Nimble, agile, progressive African leaders now have the rare golden opportunity to pitch for offshore business from global organizations post-COVID-19.
As the Covid-19 crisis dissipates, global companies with manufacturing supply chains in Asia will
fall into two camps. The first camp belongs to those that take the risk of not doing anything
about their offshore arrangements. They will close eyes and cross fingers hoping it won’t
happen again. The second camp will consist of firms that have heeded the lessons of this
crisis and will take steps to rewrite their contracts, relocate in order to avoid a repeat of the
same. Once beaten twice shy. These are the companies good and honest African leaders
should be talking to.
Opportunity For Africans
I believe Africa countries have a strong business case if the right minds are tapped into and
given latitude with no political interference. I hear you laugh! I don’t blame you. Start
thinking post-junta, post-dictatorship! The promises made by liberation movements to
peasants of taking over perfectly green manicured landscaped suburban houses should be
avoided at all costs. All energies were put into dislodging the colonialists without giving
a thought on how to govern efficiently and with integrity. For the past 40 years, we have been
reaping the pain of that chaos and the lack of preparation to manage the economy. Let’s not
repeat the same mistake!
There are vast and immense benefits to start thinking of getting a pie of global offshore
business, transfer of technology, the rebuilding of shattered economies, revitalization of roads,
the return of accountability as global demand transparency, the sanctity of property, and the list
goes on. As the political war goes on in the courts and in various constituent trenches,
talented minds and gifted hands should put their heads together on how to tap into this
once-in-a-generation-business-opportunity that can exponentially lift African living
“There comes a moment in every life when the Universe presents you with an opportunity to
rise to your potential. An open door that only requires the heart to walk through, seize it, and
hang on. The choice is never simple. It’s never easy. It’s not supposed to be.” – Jaime Buckley
Here is why I think west and a chance: the global demand for business process outsourcing
(BPO) services have been rising and projected to reach USD 343.2 billion by 2025, growing at
a CAGR of 7.4%. Global businesses are always in the market for reliable and sustainable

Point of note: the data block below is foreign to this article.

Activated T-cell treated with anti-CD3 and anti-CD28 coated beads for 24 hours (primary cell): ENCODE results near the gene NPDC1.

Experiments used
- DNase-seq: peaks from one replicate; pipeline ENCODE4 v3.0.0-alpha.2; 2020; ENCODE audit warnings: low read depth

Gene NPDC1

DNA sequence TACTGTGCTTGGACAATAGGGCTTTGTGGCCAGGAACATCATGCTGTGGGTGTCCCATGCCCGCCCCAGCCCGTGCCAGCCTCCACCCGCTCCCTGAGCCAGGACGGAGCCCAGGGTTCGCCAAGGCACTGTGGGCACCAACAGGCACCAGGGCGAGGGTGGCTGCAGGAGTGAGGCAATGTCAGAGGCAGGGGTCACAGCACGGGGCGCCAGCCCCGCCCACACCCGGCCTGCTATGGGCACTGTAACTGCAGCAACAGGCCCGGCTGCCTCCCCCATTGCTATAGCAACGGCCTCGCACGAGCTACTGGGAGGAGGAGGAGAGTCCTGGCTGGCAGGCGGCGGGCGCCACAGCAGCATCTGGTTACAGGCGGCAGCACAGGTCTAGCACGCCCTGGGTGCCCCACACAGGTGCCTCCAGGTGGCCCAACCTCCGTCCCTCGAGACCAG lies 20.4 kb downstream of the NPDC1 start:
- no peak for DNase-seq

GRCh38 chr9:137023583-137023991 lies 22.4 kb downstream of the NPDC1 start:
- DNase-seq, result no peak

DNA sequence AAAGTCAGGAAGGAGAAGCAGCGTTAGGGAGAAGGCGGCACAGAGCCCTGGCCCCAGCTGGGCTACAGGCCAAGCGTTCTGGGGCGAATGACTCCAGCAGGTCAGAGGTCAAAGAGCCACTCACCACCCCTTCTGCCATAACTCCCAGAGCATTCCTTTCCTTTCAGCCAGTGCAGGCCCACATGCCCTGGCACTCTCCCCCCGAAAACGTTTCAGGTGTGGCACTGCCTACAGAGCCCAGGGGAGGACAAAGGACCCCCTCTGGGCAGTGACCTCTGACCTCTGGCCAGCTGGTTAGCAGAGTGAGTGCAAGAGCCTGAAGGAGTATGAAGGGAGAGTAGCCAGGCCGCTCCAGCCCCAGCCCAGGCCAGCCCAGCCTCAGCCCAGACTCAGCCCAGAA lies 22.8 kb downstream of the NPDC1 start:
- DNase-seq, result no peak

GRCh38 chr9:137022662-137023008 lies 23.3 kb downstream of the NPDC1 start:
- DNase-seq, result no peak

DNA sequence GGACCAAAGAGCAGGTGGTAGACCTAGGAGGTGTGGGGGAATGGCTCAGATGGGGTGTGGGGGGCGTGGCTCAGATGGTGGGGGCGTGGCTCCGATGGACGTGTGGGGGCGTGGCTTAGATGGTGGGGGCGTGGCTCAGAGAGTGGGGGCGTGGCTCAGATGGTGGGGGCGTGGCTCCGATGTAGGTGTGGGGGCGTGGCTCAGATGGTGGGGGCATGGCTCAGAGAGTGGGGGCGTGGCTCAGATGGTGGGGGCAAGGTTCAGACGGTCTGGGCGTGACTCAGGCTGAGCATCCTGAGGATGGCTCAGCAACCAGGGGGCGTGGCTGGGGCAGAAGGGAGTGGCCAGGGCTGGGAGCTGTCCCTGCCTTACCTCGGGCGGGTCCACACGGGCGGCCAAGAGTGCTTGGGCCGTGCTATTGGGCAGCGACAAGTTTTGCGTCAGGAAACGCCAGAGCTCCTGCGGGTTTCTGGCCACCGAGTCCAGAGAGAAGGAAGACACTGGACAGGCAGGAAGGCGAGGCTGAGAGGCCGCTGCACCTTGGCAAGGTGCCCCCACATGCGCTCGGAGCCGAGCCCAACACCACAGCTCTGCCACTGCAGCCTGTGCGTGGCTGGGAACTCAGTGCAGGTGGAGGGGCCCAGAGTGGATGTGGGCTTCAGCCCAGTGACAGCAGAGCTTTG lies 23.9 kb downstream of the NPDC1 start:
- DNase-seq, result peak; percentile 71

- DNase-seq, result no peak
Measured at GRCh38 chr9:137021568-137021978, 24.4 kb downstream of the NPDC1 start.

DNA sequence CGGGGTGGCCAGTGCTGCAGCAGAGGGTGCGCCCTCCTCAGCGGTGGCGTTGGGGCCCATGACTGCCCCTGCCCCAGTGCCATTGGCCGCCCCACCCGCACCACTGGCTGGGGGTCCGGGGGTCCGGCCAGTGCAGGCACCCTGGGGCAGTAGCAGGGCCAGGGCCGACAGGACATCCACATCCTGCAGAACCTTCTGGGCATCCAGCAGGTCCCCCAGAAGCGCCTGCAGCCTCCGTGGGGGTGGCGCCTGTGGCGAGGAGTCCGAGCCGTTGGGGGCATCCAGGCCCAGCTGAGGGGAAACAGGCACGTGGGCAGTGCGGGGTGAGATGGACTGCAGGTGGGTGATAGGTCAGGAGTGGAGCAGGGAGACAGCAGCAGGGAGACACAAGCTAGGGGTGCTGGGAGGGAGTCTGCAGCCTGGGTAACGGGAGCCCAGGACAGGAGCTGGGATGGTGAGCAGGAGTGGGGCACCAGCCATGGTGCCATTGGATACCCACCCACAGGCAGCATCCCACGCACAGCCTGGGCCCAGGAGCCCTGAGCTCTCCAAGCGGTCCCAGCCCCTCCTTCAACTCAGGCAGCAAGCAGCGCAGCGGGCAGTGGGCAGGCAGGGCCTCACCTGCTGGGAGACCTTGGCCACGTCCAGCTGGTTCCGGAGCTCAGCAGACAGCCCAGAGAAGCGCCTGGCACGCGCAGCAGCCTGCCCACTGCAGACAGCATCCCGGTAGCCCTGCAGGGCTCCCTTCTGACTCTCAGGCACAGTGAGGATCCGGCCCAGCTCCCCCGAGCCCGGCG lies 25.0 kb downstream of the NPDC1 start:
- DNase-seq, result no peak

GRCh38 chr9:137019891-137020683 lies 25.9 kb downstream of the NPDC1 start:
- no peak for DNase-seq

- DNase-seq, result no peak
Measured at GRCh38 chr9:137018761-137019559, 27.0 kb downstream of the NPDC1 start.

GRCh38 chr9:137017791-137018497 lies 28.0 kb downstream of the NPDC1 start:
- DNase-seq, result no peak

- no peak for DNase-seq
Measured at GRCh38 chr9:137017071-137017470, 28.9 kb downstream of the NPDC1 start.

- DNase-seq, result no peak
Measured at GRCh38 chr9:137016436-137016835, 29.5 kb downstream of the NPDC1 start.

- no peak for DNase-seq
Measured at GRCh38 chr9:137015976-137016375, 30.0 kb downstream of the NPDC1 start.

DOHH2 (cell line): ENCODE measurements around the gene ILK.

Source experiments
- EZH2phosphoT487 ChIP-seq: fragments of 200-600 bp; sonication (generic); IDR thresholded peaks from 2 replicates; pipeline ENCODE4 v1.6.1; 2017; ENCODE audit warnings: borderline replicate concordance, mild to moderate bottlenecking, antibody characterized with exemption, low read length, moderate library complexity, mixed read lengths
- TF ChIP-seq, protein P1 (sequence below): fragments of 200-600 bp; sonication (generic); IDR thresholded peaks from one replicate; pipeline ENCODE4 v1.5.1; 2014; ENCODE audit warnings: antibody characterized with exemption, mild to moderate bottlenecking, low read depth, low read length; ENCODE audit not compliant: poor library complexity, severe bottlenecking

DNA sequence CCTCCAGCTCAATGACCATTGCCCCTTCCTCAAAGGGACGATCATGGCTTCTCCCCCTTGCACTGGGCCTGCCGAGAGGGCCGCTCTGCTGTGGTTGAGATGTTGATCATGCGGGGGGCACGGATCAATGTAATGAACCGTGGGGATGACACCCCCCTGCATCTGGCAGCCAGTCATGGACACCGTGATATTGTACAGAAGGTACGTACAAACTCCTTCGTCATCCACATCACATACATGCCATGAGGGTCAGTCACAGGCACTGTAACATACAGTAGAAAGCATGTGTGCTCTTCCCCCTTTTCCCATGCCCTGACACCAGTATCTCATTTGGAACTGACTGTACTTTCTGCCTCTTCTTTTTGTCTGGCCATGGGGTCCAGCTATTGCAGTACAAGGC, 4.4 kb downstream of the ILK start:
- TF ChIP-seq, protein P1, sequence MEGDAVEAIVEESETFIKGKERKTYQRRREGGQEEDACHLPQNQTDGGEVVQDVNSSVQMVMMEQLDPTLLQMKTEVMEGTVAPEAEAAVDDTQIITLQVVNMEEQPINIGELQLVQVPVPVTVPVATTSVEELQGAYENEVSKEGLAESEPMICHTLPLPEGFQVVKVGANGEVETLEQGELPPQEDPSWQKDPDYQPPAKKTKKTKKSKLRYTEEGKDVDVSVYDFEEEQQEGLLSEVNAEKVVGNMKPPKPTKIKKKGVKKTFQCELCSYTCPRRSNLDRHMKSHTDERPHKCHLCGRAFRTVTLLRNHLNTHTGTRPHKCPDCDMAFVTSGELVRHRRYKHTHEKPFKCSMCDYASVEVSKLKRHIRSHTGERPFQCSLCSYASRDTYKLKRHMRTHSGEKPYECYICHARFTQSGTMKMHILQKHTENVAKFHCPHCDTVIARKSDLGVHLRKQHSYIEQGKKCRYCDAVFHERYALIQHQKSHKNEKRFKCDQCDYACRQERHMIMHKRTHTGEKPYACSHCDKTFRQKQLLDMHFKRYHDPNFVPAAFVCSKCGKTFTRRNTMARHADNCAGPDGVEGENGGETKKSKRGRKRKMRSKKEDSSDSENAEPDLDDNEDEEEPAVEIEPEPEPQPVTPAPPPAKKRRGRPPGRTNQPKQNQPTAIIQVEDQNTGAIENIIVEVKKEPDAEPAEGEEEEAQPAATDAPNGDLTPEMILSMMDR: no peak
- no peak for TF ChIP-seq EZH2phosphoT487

offshore outsourcing destinations. Of course, it is understandable that outsourcing
companies consider a myriad of factors, amongst which operational location is high on the
list. Organizations will always look for ways to reduce costs and given the presently available
technology it will be much easier to implement than years gone by.
We are now aware that the Covid-19 outbreak has affected supply chains and disrupted
manufacturing operations around the world. Thousands of companies have been forced to
throttle down or temporarily shut assembly and manufacturing plants in the U.S. and Europe.
Companies still have memories of the 2002-2003 SARS epidemic which started in the Chinese
Guangdong province led to 8,000 cases in 2003. At that time, the GDP of China represented
4.31% of the world GDP. By 2020, the number of detected cases of Covid-19 has already
passed 80,000 and China represents about 16% of the world GDP, an almost four-fold increase.
This throws spanners into future business considerations.
At the moment the vast majority of global companies have no idea of what their risk
exposure to what is going on in Asia actually is; that’s because few, if any, have complete
knowledge of the locations of all the companies that provide parts to their direct suppliers.
I understand the fear of supply chain disruption that stops countries from bidding, however,
it is common knowledge that when a disaster strikes, everyone suffers: buyers and suppliers
alike. African businesses should incorporate disruption-related metrics in their valuations of
suppliers. According to Harvard Business Review (March 27, 2020). “ when selecting a
supplier and writing the initial contract, many leading companies include language that
requires the supplier to participate annually in its supply-chain mapping efforts.
When force majeure events like the current pandemic strike, those supply maps can be used as a
roadmap to solutions to the crisis. (Suppliers in China made more than 3,000 force majeure
declarations during the first few months of the Covid-19 crisis.) Contracts should also spell
out expected recovery times and methods during such events” Coronavirus Is a Wake-Up Call
for Supply Chain Management by Thomas Y. Choi, Dale Rogers and Bindiya Vakil (March 27,
Time is limited and some opportunities never repeat themselves – Belle de Jour.
By Fraedrick Nyamhunga
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